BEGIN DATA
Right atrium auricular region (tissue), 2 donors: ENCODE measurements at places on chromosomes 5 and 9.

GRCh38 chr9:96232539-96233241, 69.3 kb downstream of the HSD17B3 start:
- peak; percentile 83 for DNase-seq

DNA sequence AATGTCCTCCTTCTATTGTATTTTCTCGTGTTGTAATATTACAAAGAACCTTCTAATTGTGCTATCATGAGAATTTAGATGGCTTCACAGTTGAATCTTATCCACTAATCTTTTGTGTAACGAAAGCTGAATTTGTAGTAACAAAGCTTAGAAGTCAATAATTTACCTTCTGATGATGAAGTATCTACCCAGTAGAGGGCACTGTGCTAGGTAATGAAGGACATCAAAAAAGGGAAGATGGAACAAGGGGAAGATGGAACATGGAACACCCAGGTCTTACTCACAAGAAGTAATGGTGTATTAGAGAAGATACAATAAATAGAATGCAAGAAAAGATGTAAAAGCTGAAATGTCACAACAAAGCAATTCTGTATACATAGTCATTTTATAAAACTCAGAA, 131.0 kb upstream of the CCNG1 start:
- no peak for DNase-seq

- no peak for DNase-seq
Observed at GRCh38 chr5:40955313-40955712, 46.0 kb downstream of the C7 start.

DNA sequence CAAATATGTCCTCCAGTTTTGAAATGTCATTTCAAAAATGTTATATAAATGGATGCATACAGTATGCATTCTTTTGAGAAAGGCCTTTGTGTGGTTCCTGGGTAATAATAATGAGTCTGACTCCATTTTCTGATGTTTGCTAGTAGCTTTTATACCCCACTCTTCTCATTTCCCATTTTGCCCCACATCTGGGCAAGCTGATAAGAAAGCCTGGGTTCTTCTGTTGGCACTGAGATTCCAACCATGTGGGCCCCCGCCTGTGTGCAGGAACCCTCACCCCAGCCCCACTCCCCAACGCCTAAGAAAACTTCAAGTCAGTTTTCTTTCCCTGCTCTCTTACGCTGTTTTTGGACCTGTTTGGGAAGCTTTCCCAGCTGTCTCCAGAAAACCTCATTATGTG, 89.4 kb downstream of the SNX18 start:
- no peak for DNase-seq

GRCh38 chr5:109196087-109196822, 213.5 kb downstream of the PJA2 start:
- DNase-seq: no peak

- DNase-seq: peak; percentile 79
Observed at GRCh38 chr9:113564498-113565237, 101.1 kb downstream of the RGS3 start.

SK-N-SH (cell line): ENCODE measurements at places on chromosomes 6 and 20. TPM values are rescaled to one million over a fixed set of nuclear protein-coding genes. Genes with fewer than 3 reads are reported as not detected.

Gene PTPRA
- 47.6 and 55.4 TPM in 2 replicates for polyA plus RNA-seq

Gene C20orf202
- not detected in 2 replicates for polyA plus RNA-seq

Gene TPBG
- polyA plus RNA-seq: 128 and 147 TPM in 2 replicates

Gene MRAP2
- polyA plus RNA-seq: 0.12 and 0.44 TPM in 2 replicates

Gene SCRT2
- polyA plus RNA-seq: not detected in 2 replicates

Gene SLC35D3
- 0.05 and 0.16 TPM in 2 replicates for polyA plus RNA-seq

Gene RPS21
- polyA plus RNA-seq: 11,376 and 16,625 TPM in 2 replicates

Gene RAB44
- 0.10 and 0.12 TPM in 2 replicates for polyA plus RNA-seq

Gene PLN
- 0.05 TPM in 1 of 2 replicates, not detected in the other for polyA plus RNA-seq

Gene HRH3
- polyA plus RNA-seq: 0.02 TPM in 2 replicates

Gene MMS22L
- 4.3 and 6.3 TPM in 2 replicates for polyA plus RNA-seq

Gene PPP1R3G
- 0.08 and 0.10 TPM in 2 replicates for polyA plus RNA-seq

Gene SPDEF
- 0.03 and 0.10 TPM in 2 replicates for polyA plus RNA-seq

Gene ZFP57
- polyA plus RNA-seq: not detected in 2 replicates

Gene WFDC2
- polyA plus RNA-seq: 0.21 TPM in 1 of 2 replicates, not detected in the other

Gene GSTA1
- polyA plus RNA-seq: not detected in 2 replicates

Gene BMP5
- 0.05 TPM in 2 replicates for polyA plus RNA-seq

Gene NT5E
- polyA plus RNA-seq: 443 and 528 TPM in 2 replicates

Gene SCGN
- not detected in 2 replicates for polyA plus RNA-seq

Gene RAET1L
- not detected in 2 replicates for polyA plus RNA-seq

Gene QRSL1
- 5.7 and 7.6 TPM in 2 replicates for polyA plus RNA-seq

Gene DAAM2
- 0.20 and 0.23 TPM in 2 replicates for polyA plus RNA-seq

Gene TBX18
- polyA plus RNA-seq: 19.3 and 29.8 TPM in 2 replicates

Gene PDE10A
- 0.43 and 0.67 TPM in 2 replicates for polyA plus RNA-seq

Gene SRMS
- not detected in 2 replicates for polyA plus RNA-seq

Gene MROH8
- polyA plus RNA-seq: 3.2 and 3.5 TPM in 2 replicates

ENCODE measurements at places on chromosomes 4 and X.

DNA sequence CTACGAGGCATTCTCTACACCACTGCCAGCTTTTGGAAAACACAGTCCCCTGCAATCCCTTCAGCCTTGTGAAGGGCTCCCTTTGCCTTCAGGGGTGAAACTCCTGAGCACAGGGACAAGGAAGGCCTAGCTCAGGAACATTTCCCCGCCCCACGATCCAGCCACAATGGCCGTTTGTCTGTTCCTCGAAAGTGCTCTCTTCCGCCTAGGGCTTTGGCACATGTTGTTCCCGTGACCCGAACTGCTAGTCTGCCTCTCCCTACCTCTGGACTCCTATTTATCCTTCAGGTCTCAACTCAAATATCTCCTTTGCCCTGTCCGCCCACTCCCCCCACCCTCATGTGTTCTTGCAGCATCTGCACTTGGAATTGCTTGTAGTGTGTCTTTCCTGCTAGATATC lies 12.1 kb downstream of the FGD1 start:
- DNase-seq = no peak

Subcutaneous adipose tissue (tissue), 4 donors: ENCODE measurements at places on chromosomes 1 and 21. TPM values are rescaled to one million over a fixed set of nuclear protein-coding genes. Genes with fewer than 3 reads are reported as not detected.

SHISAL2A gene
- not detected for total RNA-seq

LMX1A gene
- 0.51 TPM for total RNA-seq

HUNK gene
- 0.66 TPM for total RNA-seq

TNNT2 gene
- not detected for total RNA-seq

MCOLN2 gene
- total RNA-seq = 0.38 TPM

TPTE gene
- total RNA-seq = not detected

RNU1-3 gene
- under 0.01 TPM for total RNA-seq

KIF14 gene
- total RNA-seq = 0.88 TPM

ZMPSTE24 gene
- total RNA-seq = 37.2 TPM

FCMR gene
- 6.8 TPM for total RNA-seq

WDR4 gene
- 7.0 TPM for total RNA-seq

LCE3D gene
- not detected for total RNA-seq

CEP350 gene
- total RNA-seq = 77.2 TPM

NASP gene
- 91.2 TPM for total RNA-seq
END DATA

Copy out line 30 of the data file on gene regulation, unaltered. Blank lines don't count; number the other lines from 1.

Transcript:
- 0.10 and 0.12 TPM in 2 replicates for polyA plus RNA-seq